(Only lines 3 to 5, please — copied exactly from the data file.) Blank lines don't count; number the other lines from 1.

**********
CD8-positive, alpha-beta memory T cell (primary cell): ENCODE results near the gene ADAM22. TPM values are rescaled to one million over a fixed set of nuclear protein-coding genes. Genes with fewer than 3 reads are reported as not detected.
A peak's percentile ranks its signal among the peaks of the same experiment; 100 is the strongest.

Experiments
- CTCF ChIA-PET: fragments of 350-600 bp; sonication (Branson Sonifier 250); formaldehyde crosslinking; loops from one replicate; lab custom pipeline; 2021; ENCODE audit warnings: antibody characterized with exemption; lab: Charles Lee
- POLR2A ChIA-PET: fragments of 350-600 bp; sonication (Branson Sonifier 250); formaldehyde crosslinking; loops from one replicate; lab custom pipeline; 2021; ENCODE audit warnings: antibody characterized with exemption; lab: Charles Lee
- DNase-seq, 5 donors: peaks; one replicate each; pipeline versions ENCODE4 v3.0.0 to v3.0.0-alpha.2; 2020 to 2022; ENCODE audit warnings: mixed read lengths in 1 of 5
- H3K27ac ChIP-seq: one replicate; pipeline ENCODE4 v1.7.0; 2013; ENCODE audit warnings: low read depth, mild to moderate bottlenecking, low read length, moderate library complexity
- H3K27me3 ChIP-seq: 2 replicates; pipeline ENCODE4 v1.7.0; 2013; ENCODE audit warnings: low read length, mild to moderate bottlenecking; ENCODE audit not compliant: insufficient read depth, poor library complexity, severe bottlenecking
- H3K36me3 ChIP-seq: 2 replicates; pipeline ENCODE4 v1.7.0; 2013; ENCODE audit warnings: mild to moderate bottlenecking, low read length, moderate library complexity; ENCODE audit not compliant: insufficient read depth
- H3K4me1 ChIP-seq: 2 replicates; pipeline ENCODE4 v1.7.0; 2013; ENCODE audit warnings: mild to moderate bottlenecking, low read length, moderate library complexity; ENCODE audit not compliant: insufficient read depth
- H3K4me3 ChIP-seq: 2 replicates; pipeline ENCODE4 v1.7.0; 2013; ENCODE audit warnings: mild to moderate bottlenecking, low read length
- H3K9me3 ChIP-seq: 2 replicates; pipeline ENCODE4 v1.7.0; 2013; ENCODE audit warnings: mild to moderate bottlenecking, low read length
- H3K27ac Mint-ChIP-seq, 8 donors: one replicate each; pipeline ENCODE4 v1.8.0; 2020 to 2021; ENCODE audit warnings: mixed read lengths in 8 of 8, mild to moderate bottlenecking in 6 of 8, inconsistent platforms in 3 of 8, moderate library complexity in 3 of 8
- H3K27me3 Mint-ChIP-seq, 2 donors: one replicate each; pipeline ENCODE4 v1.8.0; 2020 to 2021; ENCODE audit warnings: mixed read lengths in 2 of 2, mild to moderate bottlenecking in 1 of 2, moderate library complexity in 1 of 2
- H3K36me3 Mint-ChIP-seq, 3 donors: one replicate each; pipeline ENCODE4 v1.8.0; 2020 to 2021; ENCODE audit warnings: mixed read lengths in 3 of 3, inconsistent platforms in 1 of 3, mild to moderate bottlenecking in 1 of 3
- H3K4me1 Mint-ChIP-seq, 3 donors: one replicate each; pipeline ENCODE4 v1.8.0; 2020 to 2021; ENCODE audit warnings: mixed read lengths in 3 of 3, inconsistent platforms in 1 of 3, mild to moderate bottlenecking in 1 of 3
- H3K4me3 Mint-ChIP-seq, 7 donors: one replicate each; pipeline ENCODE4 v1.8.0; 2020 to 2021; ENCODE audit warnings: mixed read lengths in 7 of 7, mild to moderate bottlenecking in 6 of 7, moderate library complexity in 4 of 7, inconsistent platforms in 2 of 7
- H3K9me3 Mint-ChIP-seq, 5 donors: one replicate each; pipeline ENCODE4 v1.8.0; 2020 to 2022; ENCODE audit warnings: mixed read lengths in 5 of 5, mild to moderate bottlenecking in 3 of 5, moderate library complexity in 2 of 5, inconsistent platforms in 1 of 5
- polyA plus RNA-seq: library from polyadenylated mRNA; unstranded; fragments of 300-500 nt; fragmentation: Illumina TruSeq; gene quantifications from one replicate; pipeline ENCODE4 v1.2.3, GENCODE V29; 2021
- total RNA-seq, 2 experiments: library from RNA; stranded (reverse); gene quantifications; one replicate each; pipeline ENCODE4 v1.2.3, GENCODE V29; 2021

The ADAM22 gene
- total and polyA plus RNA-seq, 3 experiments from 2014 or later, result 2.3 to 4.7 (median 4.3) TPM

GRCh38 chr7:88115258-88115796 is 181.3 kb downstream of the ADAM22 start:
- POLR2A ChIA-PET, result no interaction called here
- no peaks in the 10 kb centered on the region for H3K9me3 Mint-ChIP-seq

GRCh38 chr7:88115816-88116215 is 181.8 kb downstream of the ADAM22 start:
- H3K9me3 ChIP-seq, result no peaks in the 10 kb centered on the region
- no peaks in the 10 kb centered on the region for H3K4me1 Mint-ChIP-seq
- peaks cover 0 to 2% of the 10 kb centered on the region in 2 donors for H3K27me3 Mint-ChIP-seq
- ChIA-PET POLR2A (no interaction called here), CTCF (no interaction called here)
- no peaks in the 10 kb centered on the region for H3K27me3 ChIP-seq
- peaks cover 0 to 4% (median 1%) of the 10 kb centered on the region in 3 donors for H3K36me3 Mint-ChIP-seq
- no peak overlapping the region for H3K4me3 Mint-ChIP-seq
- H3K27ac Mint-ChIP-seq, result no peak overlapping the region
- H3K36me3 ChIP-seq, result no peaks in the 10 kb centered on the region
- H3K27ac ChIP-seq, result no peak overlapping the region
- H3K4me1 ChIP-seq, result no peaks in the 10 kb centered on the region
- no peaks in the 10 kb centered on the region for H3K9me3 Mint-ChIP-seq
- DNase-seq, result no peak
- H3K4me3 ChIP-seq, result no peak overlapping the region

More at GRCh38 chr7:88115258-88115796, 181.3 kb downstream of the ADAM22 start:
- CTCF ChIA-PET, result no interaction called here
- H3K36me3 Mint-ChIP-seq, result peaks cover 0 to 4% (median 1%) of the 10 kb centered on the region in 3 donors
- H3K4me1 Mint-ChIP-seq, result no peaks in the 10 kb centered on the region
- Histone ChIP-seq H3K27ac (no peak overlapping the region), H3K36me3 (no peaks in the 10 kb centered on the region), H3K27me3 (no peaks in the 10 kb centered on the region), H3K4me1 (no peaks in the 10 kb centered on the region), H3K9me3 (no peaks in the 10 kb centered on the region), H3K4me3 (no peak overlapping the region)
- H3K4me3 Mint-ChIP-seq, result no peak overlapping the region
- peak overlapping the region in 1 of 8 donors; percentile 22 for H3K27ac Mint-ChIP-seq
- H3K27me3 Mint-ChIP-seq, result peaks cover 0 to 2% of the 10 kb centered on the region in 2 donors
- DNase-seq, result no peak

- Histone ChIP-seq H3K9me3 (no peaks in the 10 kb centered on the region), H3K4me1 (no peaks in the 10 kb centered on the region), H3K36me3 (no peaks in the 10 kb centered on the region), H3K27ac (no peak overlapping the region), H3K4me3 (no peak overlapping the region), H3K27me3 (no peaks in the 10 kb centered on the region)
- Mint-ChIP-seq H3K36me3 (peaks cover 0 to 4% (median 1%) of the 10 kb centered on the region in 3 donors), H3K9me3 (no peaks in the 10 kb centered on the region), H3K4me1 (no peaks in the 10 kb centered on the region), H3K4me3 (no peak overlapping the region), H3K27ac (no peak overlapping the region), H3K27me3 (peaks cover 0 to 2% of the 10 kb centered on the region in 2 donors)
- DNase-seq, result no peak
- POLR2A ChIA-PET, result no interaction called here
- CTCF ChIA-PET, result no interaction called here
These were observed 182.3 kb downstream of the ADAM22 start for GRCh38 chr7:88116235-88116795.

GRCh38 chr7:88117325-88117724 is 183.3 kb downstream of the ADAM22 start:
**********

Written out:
Experiments
- CTCF ChIA-PET: fragments of 350-600 bp; sonication (Branson Sonifier 250); formaldehyde crosslinking; loops from one replicate; lab custom pipeline; 2021; ENCODE audit warnings: antibody characterized with exemption; lab: Charles Lee
- POLR2A ChIA-PET: fragments of 350-600 bp; sonication (Branson Sonifier 250); formaldehyde crosslinking; loops from one replicate; lab custom pipeline; 2021; ENCODE audit warnings: antibody characterized with exemption; lab: Charles Lee